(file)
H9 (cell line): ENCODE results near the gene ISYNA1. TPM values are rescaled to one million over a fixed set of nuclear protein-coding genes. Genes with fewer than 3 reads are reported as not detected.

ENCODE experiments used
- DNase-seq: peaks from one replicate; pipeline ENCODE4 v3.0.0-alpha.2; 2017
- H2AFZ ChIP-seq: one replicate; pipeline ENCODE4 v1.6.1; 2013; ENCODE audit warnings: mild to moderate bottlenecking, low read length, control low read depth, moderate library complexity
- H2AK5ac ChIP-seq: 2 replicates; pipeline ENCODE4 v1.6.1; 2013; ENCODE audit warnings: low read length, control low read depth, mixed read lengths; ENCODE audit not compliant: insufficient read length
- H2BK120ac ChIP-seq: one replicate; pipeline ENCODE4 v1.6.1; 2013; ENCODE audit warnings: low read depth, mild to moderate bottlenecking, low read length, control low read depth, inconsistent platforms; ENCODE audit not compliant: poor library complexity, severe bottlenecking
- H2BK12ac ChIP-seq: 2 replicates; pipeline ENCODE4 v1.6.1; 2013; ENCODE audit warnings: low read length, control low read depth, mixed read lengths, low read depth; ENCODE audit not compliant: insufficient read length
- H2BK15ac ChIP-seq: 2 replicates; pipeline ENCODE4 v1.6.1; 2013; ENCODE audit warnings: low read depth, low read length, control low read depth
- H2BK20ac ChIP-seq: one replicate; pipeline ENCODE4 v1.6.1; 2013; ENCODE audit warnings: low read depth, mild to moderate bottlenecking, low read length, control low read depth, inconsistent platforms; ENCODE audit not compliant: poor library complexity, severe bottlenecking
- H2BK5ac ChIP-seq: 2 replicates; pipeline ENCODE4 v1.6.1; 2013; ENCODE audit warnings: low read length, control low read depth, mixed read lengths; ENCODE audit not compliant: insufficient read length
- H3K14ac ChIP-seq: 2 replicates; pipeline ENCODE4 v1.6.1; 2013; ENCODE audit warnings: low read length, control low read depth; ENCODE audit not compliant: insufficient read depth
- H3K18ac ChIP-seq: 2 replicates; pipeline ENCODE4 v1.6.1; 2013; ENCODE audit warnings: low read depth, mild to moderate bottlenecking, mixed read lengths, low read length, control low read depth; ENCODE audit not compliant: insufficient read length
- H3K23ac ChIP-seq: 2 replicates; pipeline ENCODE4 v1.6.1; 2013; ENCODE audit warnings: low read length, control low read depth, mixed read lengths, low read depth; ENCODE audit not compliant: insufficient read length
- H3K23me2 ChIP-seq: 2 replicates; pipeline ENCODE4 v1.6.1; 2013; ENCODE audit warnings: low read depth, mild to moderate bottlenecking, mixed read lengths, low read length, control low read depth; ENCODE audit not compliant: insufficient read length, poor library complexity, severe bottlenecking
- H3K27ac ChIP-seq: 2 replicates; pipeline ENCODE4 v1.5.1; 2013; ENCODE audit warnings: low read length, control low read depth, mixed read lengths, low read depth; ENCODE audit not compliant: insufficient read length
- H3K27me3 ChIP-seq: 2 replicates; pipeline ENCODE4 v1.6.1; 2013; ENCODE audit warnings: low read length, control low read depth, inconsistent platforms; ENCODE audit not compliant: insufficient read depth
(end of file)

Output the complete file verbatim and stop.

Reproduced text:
H9 (cell line): ENCODE results near the gene ISYNA1. TPM values are rescaled to one million over a fixed set of nuclear protein-coding genes. Genes with fewer than 3 reads are reported as not detected.

ENCODE experiments used
- DNase-seq: peaks from one replicate; pipeline ENCODE4 v3.0.0-alpha.2; 2017
- H2AFZ ChIP-seq: one replicate; pipeline ENCODE4 v1.6.1; 2013; ENCODE audit warnings: mild to moderate bottlenecking, low read length, control low read depth, moderate library complexity
- H2AK5ac ChIP-seq: 2 replicates; pipeline ENCODE4 v1.6.1; 2013; ENCODE audit warnings: low read length, control low read depth, mixed read lengths; ENCODE audit not compliant: insufficient read length
- H2BK120ac ChIP-seq: one replicate; pipeline ENCODE4 v1.6.1; 2013; ENCODE audit warnings: low read depth, mild to moderate bottlenecking, low read length, control low read depth, inconsistent platforms; ENCODE audit not compliant: poor library complexity, severe bottlenecking
- H2BK12ac ChIP-seq: 2 replicates; pipeline ENCODE4 v1.6.1; 2013; ENCODE audit warnings: low read length, control low read depth, mixed read lengths, low read depth; ENCODE audit not compliant: insufficient read length
- H2BK15ac ChIP-seq: 2 replicates; pipeline ENCODE4 v1.6.1; 2013; ENCODE audit warnings: low read depth, low read length, control low read depth
- H2BK20ac ChIP-seq: one replicate; pipeline ENCODE4 v1.6.1; 2013; ENCODE audit warnings: low read depth, mild to moderate bottlenecking, low read length, control low read depth, inconsistent platforms; ENCODE audit not compliant: poor library complexity, severe bottlenecking
- H2BK5ac ChIP-seq: 2 replicates; pipeline ENCODE4 v1.6.1; 2013; ENCODE audit warnings: low read length, control low read depth, mixed read lengths; ENCODE audit not compliant: insufficient read length
- H3K14ac ChIP-seq: 2 replicates; pipeline ENCODE4 v1.6.1; 2013; ENCODE audit warnings: low read length, control low read depth; ENCODE audit not compliant: insufficient read depth
- H3K18ac ChIP-seq: 2 replicates; pipeline ENCODE4 v1.6.1; 2013; ENCODE audit warnings: low read depth, mild to moderate bottlenecking, mixed read lengths, low read length, control low read depth; ENCODE audit not compliant: insufficient read length
- H3K23ac ChIP-seq: 2 replicates; pipeline ENCODE4 v1.6.1; 2013; ENCODE audit warnings: low read length, control low read depth, mixed read lengths, low read depth; ENCODE audit not compliant: insufficient read length
- H3K23me2 ChIP-seq: 2 replicates; pipeline ENCODE4 v1.6.1; 2013; ENCODE audit warnings: low read depth, mild to moderate bottlenecking, mixed read lengths, low read length, control low read depth; ENCODE audit not compliant: insufficient read length, poor library complexity, severe bottlenecking
- H3K27ac ChIP-seq: 2 replicates; pipeline ENCODE4 v1.5.1; 2013; ENCODE audit warnings: low read length, control low read depth, mixed read lengths, low read depth; ENCODE audit not compliant: insufficient read length
- H3K27me3 ChIP-seq: 2 replicates; pipeline ENCODE4 v1.6.1; 2013; ENCODE audit warnings: low read length, control low read depth, inconsistent platforms; ENCODE audit not compliant: insufficient read depth